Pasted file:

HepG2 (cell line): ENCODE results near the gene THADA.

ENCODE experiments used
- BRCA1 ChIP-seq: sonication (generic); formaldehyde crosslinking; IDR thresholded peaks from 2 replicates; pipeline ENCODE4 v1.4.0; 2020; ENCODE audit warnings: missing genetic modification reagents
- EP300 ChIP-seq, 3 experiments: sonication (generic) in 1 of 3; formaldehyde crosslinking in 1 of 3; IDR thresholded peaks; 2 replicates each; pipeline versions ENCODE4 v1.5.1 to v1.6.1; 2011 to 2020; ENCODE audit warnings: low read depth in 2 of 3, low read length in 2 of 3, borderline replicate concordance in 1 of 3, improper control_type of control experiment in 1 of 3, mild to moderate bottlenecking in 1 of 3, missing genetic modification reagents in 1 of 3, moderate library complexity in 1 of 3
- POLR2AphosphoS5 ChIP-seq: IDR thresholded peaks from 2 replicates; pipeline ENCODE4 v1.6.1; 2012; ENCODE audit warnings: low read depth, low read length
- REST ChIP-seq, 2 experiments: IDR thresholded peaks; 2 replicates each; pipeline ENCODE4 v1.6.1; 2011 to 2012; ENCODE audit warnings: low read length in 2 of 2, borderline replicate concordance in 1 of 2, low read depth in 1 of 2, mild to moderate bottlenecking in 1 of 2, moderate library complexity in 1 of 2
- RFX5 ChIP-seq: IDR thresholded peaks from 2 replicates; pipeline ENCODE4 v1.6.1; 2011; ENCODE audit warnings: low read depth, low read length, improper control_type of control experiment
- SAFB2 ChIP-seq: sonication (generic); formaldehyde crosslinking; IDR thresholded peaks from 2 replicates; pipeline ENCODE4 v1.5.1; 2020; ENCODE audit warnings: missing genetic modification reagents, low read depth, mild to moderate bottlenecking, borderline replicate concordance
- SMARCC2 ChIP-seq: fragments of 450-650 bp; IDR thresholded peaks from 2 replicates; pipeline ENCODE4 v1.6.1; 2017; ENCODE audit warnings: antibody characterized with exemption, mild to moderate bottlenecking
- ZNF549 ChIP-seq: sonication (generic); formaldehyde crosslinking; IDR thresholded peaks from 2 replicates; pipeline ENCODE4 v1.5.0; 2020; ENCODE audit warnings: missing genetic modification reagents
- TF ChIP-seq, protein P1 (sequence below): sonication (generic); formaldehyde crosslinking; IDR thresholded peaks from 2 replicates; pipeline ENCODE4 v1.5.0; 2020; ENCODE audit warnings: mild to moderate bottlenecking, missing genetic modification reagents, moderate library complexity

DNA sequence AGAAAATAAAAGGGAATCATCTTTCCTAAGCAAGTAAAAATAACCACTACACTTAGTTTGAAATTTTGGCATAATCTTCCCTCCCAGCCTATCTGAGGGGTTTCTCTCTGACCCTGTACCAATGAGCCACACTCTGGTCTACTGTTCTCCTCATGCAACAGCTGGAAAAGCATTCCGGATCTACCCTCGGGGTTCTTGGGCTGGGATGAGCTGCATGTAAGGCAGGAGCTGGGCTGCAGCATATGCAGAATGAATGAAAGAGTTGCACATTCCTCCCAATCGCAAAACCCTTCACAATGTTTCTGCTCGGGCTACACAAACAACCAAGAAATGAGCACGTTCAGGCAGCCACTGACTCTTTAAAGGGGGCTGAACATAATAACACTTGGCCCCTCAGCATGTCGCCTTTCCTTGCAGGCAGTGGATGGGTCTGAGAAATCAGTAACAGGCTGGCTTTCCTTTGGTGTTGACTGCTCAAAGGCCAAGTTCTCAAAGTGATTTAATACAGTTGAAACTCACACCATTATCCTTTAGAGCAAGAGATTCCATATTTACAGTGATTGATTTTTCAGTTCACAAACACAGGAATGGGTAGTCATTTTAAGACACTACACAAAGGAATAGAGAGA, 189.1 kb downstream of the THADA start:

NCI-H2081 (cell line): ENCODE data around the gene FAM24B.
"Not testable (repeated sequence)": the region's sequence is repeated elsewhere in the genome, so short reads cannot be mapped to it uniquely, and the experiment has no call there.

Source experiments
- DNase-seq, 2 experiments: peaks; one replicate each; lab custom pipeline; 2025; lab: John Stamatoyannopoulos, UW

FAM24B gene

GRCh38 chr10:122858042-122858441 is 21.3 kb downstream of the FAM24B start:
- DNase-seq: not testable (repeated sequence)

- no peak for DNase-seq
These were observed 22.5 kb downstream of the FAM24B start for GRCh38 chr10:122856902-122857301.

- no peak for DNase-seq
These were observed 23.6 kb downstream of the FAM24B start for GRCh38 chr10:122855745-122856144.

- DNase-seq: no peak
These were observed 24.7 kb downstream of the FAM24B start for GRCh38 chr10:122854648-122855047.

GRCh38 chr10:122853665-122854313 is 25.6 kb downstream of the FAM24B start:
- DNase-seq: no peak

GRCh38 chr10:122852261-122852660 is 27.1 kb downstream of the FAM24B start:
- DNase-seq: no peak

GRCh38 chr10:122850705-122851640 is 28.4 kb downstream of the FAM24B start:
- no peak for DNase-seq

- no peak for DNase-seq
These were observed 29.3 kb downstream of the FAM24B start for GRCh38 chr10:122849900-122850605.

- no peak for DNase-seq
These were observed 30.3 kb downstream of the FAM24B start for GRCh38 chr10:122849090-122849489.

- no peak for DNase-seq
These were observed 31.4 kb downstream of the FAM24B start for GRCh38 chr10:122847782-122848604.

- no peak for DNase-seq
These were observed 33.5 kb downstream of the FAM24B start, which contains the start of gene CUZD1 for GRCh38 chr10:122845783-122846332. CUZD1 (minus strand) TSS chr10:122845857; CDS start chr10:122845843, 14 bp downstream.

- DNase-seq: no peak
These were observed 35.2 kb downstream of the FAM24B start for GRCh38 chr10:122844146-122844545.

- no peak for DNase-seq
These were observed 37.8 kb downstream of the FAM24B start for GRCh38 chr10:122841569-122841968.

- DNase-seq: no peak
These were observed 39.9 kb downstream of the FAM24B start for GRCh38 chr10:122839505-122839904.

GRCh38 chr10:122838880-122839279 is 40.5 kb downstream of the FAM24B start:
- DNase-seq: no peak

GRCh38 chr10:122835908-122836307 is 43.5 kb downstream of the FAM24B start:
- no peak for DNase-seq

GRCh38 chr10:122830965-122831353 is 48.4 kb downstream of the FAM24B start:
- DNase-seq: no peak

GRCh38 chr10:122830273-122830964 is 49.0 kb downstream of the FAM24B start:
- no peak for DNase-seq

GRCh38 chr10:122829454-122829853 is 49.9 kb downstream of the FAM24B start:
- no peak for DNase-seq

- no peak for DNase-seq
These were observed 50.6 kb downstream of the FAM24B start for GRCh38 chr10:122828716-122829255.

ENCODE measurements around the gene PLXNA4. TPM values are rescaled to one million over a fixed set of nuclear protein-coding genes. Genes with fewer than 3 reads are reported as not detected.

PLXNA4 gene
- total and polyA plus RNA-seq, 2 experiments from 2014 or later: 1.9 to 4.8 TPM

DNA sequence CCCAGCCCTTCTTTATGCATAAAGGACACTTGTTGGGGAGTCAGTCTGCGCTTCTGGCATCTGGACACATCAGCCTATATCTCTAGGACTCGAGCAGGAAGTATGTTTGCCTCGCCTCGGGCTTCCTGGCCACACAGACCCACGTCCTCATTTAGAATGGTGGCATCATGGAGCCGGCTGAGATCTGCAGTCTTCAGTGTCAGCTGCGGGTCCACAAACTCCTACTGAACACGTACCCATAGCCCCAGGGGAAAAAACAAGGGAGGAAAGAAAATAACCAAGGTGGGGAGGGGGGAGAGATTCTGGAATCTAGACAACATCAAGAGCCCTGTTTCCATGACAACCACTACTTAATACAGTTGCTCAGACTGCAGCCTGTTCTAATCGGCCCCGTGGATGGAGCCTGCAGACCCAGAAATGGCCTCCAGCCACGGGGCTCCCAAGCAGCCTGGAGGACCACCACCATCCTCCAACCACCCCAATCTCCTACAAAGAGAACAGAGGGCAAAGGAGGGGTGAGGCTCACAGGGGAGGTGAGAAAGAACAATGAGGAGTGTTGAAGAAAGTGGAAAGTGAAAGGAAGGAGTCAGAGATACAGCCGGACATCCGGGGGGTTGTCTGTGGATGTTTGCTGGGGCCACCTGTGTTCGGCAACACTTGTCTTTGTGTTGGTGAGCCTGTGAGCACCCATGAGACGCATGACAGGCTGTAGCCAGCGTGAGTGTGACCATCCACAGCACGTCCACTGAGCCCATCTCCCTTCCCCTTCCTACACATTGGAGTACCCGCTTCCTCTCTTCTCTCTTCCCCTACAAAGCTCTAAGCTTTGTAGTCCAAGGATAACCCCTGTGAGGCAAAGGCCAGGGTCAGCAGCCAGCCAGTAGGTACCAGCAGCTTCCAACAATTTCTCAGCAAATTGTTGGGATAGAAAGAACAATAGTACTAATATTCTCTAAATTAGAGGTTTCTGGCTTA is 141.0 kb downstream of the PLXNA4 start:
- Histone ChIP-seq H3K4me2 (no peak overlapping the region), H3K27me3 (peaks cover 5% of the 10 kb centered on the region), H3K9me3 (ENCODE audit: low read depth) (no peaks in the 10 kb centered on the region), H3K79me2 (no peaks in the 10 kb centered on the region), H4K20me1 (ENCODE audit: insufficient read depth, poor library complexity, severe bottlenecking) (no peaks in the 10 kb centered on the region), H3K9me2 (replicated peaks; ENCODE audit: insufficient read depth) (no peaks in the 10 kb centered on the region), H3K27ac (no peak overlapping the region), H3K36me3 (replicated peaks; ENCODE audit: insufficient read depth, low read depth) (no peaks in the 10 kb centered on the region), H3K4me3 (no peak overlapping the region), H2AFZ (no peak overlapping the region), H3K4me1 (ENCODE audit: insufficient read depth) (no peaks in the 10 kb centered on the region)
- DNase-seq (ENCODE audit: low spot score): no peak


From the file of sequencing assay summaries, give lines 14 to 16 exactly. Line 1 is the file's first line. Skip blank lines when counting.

"Not testable (repeated sequence)": the region's sequence is repeated elsewhere in the genome, so short reads cannot be mapped to it uniquely, and the experiment has no call there.

Source experiments
- DNase-seq, 2 experiments: peaks; one replicate each; lab custom pipeline; 2025; lab: John Stamatoyannopoulos, UW